“The book will be about six hundred pages,” said Hyldburg at our initial meeting. He sounds frustrated. “I sent twelve hundred pages to the first publisher and said, ‘Here’s everything; we can edit from here.’ They sent it right back and said, ‘Edit it and then we’ll get together.’

“Some of this stuff is very interesting and very dry.”

Coming from Hyldburg, the words “interesting” and “very dry” gel in a sentence without seeming oxymoronic. His enthusiasm seems to still be waxing. I asked him what he’ll do with his free time when the text is finally in print.

“Keep updating it,” he replied. “Get a website. Come up with new trivia questions. Meet more new people”

If there’s one thing all fanatics have in common, it’s a senseless and seemingly endless devotion to whatever they’re fanatical about, regardless of the monetary or time commitments. As long as the team keeps playing, new players will continue to become part of the legacy. His puzzle box will grow ever bigger, and he’ll continue to piece it together. The project isn’t about completion. It’s about the journey.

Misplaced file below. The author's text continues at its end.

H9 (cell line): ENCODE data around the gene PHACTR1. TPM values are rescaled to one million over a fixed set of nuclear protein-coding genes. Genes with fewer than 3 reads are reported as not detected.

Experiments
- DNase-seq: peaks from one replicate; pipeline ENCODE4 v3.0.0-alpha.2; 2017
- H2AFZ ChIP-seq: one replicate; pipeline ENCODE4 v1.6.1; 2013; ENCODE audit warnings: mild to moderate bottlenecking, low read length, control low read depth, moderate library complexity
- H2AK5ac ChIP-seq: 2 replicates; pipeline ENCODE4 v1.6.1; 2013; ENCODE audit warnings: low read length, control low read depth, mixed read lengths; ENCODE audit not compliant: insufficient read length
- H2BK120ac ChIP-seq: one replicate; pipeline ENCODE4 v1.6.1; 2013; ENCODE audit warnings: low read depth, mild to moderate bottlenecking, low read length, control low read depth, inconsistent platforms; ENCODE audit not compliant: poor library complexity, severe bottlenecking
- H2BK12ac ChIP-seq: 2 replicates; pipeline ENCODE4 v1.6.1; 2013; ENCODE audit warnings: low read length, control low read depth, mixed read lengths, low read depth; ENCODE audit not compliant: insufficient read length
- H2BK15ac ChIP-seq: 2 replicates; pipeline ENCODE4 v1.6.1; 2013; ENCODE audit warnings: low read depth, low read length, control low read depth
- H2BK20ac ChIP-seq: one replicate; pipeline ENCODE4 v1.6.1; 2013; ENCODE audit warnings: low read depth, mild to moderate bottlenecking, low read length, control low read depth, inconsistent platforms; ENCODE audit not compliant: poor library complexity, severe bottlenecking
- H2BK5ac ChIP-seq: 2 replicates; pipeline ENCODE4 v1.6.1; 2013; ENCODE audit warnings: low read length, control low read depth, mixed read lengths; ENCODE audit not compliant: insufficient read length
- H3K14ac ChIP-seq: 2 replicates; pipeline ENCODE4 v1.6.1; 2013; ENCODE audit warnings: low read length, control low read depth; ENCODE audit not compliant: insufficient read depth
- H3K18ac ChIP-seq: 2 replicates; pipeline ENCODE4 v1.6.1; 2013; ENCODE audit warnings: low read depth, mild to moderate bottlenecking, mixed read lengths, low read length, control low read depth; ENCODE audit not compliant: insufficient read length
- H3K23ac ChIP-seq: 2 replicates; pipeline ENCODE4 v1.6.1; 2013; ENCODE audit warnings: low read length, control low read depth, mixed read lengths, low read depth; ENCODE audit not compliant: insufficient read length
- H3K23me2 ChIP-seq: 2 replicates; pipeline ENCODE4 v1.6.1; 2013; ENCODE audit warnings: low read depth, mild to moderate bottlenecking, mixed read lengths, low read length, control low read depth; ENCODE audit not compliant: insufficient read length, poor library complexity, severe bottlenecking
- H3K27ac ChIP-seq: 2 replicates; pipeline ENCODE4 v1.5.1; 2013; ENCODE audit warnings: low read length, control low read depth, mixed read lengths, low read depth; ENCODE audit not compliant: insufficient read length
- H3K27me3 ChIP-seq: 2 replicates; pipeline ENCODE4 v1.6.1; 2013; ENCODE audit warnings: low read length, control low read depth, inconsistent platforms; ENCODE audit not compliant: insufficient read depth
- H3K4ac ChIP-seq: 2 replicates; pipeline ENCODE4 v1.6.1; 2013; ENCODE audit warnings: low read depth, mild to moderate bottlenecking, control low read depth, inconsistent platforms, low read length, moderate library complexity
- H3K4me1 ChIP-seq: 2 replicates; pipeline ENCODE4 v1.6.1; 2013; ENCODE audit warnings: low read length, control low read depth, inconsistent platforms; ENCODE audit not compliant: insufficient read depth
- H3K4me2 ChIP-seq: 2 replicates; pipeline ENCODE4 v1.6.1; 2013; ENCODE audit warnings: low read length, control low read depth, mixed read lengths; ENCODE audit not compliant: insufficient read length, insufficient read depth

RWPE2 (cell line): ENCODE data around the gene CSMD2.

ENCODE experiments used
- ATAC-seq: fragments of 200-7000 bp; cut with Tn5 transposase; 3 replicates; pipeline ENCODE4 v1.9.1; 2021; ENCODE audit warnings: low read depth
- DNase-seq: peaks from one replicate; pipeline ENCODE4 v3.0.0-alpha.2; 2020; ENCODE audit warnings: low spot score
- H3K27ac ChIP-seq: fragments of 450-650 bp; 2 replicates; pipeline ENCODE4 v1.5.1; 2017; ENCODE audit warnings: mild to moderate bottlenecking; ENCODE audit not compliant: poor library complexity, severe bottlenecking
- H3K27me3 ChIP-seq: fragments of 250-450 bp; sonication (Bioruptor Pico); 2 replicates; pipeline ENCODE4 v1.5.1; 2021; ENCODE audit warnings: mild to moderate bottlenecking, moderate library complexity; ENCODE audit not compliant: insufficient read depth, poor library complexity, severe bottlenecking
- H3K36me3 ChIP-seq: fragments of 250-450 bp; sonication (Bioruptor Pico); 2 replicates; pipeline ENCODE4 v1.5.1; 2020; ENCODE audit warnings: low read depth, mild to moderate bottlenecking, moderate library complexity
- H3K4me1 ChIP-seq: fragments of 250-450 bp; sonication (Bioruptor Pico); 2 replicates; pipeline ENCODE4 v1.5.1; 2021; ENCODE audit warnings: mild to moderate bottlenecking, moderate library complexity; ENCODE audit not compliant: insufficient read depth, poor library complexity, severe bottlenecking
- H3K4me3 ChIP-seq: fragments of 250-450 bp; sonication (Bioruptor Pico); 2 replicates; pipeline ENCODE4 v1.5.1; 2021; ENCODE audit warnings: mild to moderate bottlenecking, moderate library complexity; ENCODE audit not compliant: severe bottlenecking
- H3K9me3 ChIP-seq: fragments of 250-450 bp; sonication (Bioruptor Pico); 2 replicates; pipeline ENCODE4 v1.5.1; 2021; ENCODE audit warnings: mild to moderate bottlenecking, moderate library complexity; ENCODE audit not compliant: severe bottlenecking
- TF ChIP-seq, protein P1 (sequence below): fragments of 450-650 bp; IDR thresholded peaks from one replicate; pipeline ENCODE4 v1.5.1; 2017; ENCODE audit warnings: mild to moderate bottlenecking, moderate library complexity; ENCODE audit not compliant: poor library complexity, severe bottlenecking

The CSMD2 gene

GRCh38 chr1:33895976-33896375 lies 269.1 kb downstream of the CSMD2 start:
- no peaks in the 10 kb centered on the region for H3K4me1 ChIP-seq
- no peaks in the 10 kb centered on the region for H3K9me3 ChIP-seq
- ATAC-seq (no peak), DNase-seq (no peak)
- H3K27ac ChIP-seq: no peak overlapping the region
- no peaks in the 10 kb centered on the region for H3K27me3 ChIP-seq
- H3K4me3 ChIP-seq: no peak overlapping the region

Kyle Psaty is a working writer, a part-time student and a full-time fan in Boston and is a geek for more than just sports.

Jeff Coleman (aka Isaac Priestley) is a rock musician in Austin, Texas, and is a geek for kung fu movies because Hwang Jang Lee killed a man in the army.